A Case History of European Missionary Work


When it comes to introducing new products into new markets, there are more similarities than differences between Europe and the United States.

Perhaps the major similarity is that it remains a challenge to efficiently and productively enter a new market while conducting the needed missionary work. The manufacturer and the manufacturer’s sales force (independent reps) know the extent of the challenge and they know what has to be done in order to meet that challenge.

Following the decision to enter a new market the typical questions that must be asked and answered are:

  • Who (which reps) are the right choice to help with the venture?
  • How long will it take to make an impact in the market?
  • How will I measure the effectiveness of my reps?
  • Why does it take so long between the first customer contact and the first order?
  • Why aren’t my sales figures higher?
  • Why is it that expectations and reality occupy positions that are poles apart?

Business school literature is filled with case histories and strategies, concepts and recommendations detailing how to enter a new market, but the fact remains the reality of the venture can be far different from anything described in a textbook.

In a real-world experience, here’s what a relative newcomer went through when it attempted to enter a new European market.

The challenge faced by this manufacturer was to bring a new product into the market where nobody expected the new player to make such an attempt. The product was a piece of technically sophisticated laboratory equipment. It was competitively priced and technically superior to that which was already available in the territory. At the time of this effort, only one large player and two smaller manufacturers served the marketplace.

But even with all those positives, the manufacturer was faced with taking steps to make his product happen in the territory. What will it take to get that done? Is this product a self-starter? Definitely not! Even though the product is a technically superior product, is innovative and comes in at a competitive price, he is going to have a tough time making an impact.

To start the process, the manufacturer and its reps decided that initial contacts with approximately 350 customer prospects should be made via telephone interviews. This was the most direct marketing activity. It provided the quickest and most reliable feedback regarding prospective customers’ needs. Assuming you’ve reached the decision maker at the customer’s location, you receive an immediate appraisal of what their needs are and can determine if the product can meet those needs. At the same time, the telephone-interview-feedback offers a very quick, accurate view of the marketplace.

Immediately following the telephone interviews, written letters and e-mails were sent to the contacts in a further effort to gauge their interest. These contacts made the potential customer more aware of the product and its availability.

Results From the Initial Round of Prospecting Phone Calls

Roughly half of the companies contacted exhibited little or no interest in the product. The reasons they offered included:

  • No need because their market or product is different than anticipated.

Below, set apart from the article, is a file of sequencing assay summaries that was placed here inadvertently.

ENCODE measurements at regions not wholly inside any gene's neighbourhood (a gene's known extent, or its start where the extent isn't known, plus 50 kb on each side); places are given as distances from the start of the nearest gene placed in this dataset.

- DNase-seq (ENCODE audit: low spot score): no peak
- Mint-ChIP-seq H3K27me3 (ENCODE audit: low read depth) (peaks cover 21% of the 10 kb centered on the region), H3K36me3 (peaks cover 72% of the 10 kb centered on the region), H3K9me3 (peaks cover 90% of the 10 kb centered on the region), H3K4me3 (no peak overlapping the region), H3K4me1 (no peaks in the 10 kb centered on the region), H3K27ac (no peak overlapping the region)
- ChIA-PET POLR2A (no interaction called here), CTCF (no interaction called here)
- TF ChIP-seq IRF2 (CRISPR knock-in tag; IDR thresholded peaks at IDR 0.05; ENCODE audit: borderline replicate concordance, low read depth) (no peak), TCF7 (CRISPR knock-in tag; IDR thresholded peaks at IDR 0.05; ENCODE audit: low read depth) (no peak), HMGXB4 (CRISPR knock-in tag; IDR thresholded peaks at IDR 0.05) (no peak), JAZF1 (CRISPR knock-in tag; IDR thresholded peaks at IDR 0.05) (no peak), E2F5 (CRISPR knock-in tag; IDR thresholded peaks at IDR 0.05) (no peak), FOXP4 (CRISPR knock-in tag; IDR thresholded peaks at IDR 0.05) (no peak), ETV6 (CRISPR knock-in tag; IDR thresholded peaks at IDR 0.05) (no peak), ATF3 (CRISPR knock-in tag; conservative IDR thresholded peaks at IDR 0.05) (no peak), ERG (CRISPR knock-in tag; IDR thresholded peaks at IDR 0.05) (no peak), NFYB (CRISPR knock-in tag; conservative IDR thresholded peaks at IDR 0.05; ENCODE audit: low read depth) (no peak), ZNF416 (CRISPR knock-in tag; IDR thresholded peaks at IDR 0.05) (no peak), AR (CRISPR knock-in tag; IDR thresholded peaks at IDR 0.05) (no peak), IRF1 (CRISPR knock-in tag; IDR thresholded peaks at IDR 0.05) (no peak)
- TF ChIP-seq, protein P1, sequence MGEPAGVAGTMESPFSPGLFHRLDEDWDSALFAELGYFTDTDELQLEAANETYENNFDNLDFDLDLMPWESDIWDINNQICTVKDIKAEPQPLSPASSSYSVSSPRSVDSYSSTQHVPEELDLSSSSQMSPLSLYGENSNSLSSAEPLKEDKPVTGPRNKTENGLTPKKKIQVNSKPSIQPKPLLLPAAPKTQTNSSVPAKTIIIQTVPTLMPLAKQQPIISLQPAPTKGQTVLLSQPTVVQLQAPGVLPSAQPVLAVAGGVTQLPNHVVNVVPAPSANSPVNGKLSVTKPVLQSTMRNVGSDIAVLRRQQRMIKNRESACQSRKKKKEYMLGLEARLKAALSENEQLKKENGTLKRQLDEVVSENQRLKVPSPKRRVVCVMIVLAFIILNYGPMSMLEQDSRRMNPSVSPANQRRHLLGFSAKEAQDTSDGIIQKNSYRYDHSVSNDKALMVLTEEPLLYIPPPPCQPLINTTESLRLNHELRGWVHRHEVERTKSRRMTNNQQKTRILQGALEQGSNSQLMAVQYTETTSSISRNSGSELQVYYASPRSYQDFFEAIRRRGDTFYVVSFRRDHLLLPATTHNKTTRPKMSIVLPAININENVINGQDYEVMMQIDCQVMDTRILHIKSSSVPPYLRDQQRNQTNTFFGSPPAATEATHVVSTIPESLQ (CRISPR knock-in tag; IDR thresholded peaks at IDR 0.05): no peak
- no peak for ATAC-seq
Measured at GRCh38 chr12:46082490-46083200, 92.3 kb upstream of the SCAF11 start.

• They were satisfied with the already well-established competitor in the market.
  • They had recently made a purchase of equipment and were unaware that there was a new participant in the marketplace.

After eliminating those that fit into the above categories, 150 potential customers remained. Of that number, 12 percent maintained they had no budget and only had an interest for some time in the future. After receiving a follow-up via letter or e-mail, a total of 90 prospects asked to be reminded with a second call in the future. All of these prospects were in a market where they knew that the instruments in question were needed, but they were not asked by their customers. As a result, they decided to wait until pressure was exerted by those customers.

Since these 90 prospects were classified as “high potential,” the next step in the process was the scheduling of personal sales calls. This was determined to be important because the cost of the instrument in question was in the range of $60,000. Such products simply can’t be sold out of a manufacturer’s catalog. Added benefits of conducting these in-person sales calls were that they generated confidence in the manufacturer and his products while providing the perfect opportunity for the prospective customer to meet with the manufacturer’s marketing manager.

While these steps are commonly accepted in the United States, the results of this strategy aren’t as well known in Europe. For the record, in this case 10 percent of the prospects that were classified as “high potentials” have asked for quotations thus far — and two products have already been sold.

The manufacturer in this case is convinced by his experience that the market exists for his products. He estimates that he’ll have a better feel for market acceptance once two or three years have passed.

End of article
  • photo of Peter Heumueller

Peter Heumueller is president of Business Friends Market Entry Consultants. Business Friends is a marketing consultancy specializing in supporting companies desiring to enter competitive markets such as Germany. Available services include market analysis, product positioning, interim rep service, customer visits, mailings, publishing service and an active search for reps. He may be reached at: Business Friends Market Entry Consultants, Am Scheessberg 23, 53343 Wachtberg, Germany; e-mail: BusinessFriend@web.de or website: businessfriends.de.